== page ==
As the Alabama legislature considers reforming its civil asset forfeiture policy, state police are becoming more and more insistent that they keep the power.
Alabama’s legislation would make two major changes to civil forfeiture: It would require police to criminally convict a property owner before forfeiting his property, and would prevent law enforcement from directly benefiting from the proceeds of a forfeiture. An Alabama Sheriff has teamed with a state district attorney in an op-ed criticizing both changes, however, claiming they would inhibit police ability to fight crime.
Critics of asset forfeiture claim police have a dangerous incentive when they can forfeit property and turn it directly into department funding. Alabama lawmakers claim it’s also an unconstitutional violation of due process, as police aren’t required to charge anyone with a crime before taking property. Further, prosecutors assume the property’s guilt and the owner must establish in court that it wasn’t used in a crime.
Sheriff Dave Sutton and District Attorney Brian McVeigh, however, claims the laws shouldn’t change. They argue both that forfeiture is essential to effectively fighting crime and that police need a monetary incentive to do the procedures.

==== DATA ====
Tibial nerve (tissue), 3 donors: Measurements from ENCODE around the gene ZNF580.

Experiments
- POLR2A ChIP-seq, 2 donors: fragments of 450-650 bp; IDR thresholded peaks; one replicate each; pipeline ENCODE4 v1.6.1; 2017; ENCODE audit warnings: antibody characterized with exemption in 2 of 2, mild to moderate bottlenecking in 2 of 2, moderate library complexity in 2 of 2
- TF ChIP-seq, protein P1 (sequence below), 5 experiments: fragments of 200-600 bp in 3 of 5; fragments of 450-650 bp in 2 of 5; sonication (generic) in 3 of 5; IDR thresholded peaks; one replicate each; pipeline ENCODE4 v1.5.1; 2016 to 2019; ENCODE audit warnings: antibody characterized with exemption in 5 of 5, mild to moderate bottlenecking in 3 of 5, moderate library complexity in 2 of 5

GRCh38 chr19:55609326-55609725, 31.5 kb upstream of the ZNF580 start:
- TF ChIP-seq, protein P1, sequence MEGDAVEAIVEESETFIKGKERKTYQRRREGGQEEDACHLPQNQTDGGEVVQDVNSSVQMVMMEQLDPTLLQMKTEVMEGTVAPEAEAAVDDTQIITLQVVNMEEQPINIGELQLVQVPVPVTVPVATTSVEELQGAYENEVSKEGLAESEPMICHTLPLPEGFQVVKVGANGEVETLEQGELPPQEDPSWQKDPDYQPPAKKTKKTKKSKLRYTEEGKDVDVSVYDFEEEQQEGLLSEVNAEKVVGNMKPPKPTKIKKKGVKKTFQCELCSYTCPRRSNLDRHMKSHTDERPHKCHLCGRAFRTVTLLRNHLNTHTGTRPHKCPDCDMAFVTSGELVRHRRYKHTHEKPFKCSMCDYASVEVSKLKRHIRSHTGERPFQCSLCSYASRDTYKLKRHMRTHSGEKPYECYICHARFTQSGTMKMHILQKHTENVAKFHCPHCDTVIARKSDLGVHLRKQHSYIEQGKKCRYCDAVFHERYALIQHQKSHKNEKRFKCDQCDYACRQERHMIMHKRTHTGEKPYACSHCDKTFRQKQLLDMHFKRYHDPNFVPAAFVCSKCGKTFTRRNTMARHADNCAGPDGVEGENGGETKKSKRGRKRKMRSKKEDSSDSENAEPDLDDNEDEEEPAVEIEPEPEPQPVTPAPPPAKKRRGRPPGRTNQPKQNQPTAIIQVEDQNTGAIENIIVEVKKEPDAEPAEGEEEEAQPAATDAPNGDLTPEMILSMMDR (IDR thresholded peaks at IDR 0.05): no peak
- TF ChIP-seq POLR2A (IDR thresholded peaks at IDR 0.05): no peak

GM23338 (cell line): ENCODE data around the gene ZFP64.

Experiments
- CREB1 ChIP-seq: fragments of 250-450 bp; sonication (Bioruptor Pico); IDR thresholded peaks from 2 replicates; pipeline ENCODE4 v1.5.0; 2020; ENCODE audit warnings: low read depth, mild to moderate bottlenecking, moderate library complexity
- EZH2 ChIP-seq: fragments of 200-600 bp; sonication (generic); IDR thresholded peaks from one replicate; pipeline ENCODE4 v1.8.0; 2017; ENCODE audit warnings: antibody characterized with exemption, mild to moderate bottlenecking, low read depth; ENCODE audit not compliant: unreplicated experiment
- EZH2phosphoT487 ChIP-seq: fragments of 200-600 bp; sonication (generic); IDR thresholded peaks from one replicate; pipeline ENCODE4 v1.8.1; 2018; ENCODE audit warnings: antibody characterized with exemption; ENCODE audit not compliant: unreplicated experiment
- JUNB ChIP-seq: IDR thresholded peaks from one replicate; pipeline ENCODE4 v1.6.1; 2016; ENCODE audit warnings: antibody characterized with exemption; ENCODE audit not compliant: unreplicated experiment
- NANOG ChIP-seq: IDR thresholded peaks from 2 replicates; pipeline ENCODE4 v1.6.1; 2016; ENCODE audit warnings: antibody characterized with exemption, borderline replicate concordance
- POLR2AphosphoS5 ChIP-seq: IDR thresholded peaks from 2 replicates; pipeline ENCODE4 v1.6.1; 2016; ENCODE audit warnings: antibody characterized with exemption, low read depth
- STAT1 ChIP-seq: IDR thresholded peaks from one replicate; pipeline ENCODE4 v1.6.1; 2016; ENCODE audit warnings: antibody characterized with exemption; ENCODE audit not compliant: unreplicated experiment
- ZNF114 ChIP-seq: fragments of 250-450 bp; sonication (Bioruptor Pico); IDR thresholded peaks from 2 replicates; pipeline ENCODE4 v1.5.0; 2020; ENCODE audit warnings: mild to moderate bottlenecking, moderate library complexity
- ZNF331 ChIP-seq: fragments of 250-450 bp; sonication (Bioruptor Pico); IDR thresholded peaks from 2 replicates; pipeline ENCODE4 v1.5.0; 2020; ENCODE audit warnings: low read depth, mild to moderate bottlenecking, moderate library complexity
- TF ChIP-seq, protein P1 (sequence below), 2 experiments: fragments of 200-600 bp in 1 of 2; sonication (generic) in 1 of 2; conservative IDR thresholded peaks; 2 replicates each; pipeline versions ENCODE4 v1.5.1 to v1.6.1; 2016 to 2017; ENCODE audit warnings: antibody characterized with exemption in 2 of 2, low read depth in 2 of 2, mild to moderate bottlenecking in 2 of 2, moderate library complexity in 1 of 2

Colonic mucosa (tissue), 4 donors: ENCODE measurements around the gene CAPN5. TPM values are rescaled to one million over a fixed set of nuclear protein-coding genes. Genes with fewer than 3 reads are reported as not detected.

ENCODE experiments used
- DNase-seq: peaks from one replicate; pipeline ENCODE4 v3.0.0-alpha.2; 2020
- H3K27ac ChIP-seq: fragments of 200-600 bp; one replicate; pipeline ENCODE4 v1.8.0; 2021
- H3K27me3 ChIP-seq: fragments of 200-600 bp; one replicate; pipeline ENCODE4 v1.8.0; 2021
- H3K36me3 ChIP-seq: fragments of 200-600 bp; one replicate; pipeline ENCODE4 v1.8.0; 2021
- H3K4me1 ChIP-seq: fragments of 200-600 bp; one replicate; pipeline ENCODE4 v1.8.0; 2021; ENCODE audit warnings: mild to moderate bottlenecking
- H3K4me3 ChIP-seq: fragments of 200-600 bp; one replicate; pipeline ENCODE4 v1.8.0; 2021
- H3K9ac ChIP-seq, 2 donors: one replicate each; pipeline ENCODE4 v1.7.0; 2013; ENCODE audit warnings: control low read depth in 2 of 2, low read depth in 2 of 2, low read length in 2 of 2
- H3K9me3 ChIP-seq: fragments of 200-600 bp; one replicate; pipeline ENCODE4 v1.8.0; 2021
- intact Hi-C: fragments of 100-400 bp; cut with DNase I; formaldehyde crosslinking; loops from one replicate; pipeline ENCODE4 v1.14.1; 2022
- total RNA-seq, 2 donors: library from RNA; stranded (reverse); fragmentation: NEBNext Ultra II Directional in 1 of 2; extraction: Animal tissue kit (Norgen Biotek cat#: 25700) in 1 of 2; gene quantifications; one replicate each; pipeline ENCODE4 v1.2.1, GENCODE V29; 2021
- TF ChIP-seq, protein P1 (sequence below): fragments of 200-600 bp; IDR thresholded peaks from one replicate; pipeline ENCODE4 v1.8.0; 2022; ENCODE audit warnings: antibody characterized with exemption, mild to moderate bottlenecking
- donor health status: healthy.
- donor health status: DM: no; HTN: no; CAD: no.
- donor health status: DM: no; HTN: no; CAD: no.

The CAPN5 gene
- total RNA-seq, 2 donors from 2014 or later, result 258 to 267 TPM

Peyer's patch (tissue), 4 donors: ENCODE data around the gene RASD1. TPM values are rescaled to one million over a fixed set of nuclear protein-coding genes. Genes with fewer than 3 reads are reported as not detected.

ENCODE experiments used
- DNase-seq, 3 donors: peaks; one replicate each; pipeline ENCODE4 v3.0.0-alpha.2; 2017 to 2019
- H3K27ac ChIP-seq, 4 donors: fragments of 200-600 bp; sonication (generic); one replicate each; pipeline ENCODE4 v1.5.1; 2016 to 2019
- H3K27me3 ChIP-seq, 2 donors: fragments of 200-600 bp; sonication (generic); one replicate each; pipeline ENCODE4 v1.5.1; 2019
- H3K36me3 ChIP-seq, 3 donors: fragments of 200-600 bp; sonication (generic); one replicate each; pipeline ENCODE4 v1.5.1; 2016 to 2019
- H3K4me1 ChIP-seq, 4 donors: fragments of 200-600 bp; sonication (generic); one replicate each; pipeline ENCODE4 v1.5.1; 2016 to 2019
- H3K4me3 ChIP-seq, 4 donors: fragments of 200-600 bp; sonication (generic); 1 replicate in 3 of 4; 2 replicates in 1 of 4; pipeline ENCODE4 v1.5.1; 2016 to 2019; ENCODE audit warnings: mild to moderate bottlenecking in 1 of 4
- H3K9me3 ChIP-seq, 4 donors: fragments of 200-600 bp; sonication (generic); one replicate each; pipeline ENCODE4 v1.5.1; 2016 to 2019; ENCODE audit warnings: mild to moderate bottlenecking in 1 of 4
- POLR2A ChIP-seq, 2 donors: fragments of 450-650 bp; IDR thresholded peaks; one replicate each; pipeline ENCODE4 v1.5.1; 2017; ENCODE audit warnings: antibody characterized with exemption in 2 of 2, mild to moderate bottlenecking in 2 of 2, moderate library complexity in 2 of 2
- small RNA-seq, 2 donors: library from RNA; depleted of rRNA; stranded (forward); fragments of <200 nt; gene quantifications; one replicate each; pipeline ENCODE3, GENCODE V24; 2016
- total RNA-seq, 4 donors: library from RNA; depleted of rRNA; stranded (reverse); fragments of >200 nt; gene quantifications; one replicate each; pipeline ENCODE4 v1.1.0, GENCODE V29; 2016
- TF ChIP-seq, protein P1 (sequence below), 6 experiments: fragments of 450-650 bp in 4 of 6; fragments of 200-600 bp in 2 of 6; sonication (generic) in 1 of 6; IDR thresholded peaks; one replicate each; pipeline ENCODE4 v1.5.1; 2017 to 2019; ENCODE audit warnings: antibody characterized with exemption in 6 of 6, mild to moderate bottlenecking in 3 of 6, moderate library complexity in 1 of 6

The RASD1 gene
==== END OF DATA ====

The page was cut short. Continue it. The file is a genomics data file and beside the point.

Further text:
“Sending the proceeds of forfeiture to the state’s General Fund would result in fewer busts of drug and stolen property rings. What incentive would local police and sheriffs have to invest manpower, resources and time in these operations if they don’t receive proceeds to cover their costs?” they ask.
If civil forfeiture is truly essential to fighting crime, should police require an additional monetary incentive to do it?
Attorney General Jeff Sessions has been a staunch advocate for civil forfeiture throughout his tenure, issuing new policy guidelines in July encouraging law enforcement officers to make more forfeitures. (RELATED: Manhattan DA Is Doling Out $734 Million In Forfeiture Funds With Virtually No Oversight)
Federal authorities took more than $4 billion through forfeiture in 2015, and most states allow departments to keep the vast majority – if not all – of the proceeds from the forfeitures they make. North Dakota and Massachusetts are tied for the worst states in the U.S. on civil forfeiture, according to a study from the Institute for Justice. Both received an “F” from the group on the issue, but the rest of the country isn’t much better — a full 21 states are tied at a “D-,” including Alabama.
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